Scheduled Monument Consent applications

Your intended development or alterations may be on a site classified as a Scheduled Ancient Monument (SAM) (or a part of one) or your proposals may have the potential to affect the setting of a Scheduled Ancient Monument on adjacent land or further afield. For these proposed development sites, planning consent from the local planning authority is only part of the process - you will also need to obtain Scheduled Monument Consent (SMC) from the Secretary of State for Culture, Media and Sport for any works which might affect a monument above or below ground.

Applications for Scheduled Monument Consent in England are sent on a form to the regional office of English Heritage. The regional Inspectors assess the proposals, liaise with the applicant, and advise the Secretary of State. Written consent from the DCMS is needed before works can be begun, regardless of whether other permissions have been obtained.

The process can take several weeks and it is sensible to apply at an early stage in the planning process - and certainly before you arrange any groundworkers or builders.

Free advice is available from English Heritage, but you are likely to find it simpler to commission help. I have experience (before becoming freelance) of successfully applying for SMC for works on sensitive scheduled sites including Merton Priory (proposed for World Heritage site status) and The Queen's Sconce (Newark), as well as others in the City of Lincoln. In 2012 I assisted a client to obtain approval for a Staffordshire development proposal which lay beside a scheduled monument. My reports have also successfully supported applications made by others.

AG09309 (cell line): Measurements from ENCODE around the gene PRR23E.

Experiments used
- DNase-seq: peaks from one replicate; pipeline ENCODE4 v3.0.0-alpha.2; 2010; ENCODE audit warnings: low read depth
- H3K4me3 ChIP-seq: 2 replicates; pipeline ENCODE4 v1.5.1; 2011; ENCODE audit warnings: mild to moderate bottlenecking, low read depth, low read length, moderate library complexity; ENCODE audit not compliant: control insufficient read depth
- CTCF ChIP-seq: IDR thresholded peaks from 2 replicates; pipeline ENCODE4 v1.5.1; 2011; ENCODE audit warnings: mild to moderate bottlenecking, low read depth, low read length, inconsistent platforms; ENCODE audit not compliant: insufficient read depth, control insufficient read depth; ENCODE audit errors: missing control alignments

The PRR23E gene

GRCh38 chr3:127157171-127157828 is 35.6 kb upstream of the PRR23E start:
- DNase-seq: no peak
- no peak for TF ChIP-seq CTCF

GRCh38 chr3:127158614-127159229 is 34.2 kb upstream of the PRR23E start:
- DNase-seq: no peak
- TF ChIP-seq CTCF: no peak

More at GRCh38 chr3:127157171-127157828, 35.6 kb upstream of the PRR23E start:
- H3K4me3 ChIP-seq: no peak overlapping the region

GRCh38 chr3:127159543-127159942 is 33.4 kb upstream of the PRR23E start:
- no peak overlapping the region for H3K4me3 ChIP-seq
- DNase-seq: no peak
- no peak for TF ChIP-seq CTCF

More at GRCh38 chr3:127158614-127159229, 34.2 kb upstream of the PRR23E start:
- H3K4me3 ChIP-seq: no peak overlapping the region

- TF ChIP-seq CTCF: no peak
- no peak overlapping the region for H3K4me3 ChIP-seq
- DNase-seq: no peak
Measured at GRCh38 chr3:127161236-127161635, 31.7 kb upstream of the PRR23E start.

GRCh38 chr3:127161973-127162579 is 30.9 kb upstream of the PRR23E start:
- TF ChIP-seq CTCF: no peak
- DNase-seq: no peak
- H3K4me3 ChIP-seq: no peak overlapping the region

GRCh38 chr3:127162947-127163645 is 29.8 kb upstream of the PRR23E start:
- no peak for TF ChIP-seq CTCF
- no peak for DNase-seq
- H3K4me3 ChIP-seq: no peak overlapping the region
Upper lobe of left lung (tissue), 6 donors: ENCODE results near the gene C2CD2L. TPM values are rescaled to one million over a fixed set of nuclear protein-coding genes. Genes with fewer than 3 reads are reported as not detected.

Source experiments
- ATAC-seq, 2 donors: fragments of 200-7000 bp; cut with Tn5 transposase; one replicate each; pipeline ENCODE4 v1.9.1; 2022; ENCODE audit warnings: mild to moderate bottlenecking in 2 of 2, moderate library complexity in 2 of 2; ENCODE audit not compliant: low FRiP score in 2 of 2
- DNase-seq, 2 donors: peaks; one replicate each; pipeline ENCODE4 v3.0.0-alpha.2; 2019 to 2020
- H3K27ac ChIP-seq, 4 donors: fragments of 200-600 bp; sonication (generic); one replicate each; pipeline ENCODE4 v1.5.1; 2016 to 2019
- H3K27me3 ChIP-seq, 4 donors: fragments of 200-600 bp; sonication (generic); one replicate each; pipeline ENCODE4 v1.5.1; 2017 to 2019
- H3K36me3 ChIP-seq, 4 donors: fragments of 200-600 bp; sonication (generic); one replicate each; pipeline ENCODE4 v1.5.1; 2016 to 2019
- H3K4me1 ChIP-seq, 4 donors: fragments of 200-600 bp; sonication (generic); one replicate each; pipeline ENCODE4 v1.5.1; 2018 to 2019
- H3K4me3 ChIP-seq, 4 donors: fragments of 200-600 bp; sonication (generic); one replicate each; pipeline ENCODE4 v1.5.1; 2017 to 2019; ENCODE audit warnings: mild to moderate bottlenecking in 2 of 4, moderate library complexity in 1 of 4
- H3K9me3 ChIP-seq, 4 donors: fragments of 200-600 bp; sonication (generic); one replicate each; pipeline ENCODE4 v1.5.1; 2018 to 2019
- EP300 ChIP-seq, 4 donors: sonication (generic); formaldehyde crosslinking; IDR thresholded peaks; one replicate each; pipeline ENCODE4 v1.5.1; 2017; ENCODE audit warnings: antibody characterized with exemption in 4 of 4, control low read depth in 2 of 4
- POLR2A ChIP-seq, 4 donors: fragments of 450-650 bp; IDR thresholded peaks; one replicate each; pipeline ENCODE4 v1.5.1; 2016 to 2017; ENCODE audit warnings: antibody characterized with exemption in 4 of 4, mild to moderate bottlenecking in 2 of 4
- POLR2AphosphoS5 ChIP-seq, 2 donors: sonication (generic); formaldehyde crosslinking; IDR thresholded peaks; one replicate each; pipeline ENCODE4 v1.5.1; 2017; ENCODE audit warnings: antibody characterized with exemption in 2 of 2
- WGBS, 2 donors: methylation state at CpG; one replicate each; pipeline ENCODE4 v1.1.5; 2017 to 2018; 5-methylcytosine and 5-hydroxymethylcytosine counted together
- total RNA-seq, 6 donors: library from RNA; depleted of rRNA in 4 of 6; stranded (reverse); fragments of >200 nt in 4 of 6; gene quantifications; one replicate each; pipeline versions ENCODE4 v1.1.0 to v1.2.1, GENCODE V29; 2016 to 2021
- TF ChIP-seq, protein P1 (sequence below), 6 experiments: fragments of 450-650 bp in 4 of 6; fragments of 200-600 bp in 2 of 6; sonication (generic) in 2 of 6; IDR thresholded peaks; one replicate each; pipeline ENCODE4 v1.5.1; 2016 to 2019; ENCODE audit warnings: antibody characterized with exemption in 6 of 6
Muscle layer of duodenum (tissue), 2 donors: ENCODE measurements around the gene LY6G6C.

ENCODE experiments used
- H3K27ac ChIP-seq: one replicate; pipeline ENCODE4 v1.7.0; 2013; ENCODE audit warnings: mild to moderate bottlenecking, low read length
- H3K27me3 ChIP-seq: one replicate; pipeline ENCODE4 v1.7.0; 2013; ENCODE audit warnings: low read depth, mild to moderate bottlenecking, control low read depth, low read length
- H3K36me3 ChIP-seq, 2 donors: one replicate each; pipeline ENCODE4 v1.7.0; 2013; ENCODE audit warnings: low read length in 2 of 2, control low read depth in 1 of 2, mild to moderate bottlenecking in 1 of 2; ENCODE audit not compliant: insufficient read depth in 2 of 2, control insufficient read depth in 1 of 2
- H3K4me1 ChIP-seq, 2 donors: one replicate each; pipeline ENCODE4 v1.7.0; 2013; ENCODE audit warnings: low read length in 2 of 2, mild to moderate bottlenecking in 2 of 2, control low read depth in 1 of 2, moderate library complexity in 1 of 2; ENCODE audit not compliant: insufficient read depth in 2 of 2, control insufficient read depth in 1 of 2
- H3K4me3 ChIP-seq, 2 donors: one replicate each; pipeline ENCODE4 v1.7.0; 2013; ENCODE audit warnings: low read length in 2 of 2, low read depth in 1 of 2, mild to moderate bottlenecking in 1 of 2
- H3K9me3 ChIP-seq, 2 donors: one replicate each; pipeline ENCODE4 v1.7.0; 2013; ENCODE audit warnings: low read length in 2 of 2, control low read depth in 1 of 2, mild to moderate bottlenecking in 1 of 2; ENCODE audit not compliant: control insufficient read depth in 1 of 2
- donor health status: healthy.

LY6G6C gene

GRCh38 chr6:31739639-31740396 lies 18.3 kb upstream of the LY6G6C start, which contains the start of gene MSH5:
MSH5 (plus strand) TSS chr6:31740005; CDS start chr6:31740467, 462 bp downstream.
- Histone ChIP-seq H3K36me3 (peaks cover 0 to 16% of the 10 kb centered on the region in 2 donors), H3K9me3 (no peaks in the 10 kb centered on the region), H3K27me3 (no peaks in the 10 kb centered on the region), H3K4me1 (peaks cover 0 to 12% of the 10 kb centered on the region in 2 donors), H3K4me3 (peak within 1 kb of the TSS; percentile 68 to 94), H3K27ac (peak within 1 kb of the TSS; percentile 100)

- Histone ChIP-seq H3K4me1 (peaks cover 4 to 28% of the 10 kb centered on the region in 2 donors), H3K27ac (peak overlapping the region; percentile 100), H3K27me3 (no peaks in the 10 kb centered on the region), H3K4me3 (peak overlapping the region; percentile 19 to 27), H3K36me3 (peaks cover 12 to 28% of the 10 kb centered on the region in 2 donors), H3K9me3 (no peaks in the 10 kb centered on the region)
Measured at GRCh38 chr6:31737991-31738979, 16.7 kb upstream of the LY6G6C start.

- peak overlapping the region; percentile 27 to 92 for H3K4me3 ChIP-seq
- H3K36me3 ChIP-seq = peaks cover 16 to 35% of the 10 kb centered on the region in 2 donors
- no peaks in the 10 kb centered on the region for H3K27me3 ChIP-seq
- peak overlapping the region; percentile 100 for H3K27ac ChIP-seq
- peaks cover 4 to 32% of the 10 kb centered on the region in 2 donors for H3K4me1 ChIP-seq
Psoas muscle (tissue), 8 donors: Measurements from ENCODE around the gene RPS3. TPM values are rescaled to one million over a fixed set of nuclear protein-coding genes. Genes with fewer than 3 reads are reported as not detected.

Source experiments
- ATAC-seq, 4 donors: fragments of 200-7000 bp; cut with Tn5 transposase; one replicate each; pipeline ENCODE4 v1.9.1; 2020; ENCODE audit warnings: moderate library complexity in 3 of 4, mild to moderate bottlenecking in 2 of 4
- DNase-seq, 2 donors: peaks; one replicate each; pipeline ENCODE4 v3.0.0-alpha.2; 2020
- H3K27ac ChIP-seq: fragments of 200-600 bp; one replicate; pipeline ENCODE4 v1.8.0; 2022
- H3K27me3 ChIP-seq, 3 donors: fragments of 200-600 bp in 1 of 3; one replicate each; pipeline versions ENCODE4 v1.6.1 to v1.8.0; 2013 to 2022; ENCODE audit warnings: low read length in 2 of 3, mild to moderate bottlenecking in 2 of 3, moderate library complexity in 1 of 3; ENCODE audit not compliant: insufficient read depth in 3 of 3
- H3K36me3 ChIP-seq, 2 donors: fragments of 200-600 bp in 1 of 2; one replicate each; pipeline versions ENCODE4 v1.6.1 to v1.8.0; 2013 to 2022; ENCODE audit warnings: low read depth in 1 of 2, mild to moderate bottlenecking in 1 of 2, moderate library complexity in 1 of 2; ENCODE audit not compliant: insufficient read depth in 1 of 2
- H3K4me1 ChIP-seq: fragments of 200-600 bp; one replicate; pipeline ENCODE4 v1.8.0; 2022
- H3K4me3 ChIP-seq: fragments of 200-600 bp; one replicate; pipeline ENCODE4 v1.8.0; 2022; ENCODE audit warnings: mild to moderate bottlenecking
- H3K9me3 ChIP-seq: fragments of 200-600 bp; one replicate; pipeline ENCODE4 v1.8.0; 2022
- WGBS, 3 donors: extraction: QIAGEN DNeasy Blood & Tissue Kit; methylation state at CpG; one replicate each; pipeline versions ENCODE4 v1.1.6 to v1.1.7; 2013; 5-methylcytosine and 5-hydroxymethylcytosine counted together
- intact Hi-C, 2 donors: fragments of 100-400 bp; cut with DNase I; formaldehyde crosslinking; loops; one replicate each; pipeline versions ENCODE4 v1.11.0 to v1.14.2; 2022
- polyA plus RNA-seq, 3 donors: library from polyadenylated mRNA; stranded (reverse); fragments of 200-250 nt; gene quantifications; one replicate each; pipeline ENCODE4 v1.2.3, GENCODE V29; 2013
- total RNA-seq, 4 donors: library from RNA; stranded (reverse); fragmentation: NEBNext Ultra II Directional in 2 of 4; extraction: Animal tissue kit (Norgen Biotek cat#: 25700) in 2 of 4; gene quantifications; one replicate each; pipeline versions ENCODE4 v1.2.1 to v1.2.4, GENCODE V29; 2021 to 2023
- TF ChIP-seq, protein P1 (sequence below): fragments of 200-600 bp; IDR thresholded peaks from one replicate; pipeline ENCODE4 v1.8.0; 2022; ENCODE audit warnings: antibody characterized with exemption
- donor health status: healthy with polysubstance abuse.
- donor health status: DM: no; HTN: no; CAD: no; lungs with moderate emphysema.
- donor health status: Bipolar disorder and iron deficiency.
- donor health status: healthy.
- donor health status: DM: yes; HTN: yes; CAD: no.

My approach is to provide English Heritage and the DCMS with similar detailed information as collected for the Heritage Assessment or Desk-Based Assessment, describing the site as it is now, the evidence for its past use, the details of the planning proposals, and a detailed mitigation strategy to remove or reduce any damage to the monument or its setting. In addition, I detail the scheduled monument/s which are affected by the proposals.

In many cases, English Heritage will want to be confident that their response is not in conflict with that of the Local Authority, and it is sensible to engage in dialogue with both parties if potential problems appear. For instance, SMC may be conditional on one type of foundation, and it is vital to be sure that this will also satisfy the Local Authority and that it will be practical on the ground. Throughout the application process, I will check with you and your structural engineers/architects that nothing is being proposed that cannot be achieved.

When your application has been successful and your written consent has arrived, I can arrange for professional archaeologists to help you comply with any conditions which the DCMS have demanded, and provide the report and archiving stage which brings the scheme to a conclusion.